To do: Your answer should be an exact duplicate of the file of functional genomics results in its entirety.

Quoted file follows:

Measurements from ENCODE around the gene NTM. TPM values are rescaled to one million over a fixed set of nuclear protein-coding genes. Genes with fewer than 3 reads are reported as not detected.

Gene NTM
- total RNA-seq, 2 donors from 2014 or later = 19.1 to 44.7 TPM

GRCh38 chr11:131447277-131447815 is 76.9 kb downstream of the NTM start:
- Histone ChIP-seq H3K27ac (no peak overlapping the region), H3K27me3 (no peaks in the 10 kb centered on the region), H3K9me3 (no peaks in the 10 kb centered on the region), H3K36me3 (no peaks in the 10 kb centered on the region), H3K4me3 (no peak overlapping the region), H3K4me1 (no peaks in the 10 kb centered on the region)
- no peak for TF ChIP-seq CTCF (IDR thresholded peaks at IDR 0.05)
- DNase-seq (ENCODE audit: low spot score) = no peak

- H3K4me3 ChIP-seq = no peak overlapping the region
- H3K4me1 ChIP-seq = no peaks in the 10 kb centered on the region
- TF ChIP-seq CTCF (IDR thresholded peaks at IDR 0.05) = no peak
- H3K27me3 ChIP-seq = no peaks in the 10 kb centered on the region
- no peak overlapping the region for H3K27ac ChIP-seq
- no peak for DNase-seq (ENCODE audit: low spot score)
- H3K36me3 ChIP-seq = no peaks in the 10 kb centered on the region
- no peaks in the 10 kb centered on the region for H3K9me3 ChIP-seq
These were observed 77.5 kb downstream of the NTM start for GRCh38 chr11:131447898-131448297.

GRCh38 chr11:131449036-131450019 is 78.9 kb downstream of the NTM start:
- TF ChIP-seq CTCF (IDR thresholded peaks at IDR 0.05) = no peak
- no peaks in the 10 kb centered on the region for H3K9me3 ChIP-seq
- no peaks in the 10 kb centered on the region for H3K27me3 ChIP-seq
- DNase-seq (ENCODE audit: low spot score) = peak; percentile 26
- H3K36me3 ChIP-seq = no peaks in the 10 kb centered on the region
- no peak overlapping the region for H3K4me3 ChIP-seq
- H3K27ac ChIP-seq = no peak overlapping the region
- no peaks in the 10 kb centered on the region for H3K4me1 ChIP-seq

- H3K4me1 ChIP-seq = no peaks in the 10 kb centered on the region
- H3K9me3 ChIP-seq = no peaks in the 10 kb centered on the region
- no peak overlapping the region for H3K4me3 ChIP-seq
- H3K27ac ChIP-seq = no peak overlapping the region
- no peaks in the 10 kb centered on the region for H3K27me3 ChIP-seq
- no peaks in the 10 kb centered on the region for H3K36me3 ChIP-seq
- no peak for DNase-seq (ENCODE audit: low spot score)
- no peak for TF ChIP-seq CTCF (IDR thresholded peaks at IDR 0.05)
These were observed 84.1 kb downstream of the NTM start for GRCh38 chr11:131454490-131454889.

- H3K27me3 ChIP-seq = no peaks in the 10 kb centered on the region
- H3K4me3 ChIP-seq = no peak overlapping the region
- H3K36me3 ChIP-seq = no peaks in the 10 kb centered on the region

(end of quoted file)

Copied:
Measurements from ENCODE around the gene NTM. TPM values are rescaled to one million over a fixed set of nuclear protein-coding genes. Genes with fewer than 3 reads are reported as not detected.

Gene NTM
- total RNA-seq, 2 donors from 2014 or later = 19.1 to 44.7 TPM

GRCh38 chr11:131447277-131447815 is 76.9 kb downstream of the NTM start:
- Histone ChIP-seq H3K27ac (no peak overlapping the region), H3K27me3 (no peaks in the 10 kb centered on the region), H3K9me3 (no peaks in the 10 kb centered on the region), H3K36me3 (no peaks in the 10 kb centered on the region), H3K4me3 (no peak overlapping the region), H3K4me1 (no peaks in the 10 kb centered on the region)
- no peak for TF ChIP-seq CTCF (IDR thresholded peaks at IDR 0.05)
- DNase-seq (ENCODE audit: low spot score) = no peak

- H3K4me3 ChIP-seq = no peak overlapping the region
- H3K4me1 ChIP-seq = no peaks in the 10 kb centered on the region
- TF ChIP-seq CTCF (IDR thresholded peaks at IDR 0.05) = no peak
- H3K27me3 ChIP-seq = no peaks in the 10 kb centered on the region
- no peak overlapping the region for H3K27ac ChIP-seq
- no peak for DNase-seq (ENCODE audit: low spot score)
- H3K36me3 ChIP-seq = no peaks in the 10 kb centered on the region
- no peaks in the 10 kb centered on the region for H3K9me3 ChIP-seq
These were observed 77.5 kb downstream of the NTM start for GRCh38 chr11:131447898-131448297.

GRCh38 chr11:131449036-131450019 is 78.9 kb downstream of the NTM start:
- TF ChIP-seq CTCF (IDR thresholded peaks at IDR 0.05) = no peak
- no peaks in the 10 kb centered on the region for H3K9me3 ChIP-seq
- no peaks in the 10 kb centered on the region for H3K27me3 ChIP-seq
- DNase-seq (ENCODE audit: low spot score) = peak; percentile 26
- H3K36me3 ChIP-seq = no peaks in the 10 kb centered on the region
- no peak overlapping the region for H3K4me3 ChIP-seq
- H3K27ac ChIP-seq = no peak overlapping the region
- no peaks in the 10 kb centered on the region for H3K4me1 ChIP-seq

- H3K4me1 ChIP-seq = no peaks in the 10 kb centered on the region
- H3K9me3 ChIP-seq = no peaks in the 10 kb centered on the region
- no peak overlapping the region for H3K4me3 ChIP-seq
- H3K27ac ChIP-seq = no peak overlapping the region
- no peaks in the 10 kb centered on the region for H3K27me3 ChIP-seq
- no peaks in the 10 kb centered on the region for H3K36me3 ChIP-seq
- no peak for DNase-seq (ENCODE audit: low spot score)
- no peak for TF ChIP-seq CTCF (IDR thresholded peaks at IDR 0.05)
These were observed 84.1 kb downstream of the NTM start for GRCh38 chr11:131454490-131454889.

- H3K27me3 ChIP-seq = no peaks in the 10 kb centered on the region
- H3K4me3 ChIP-seq = no peak overlapping the region
- H3K36me3 ChIP-seq = no peaks in the 10 kb centered on the region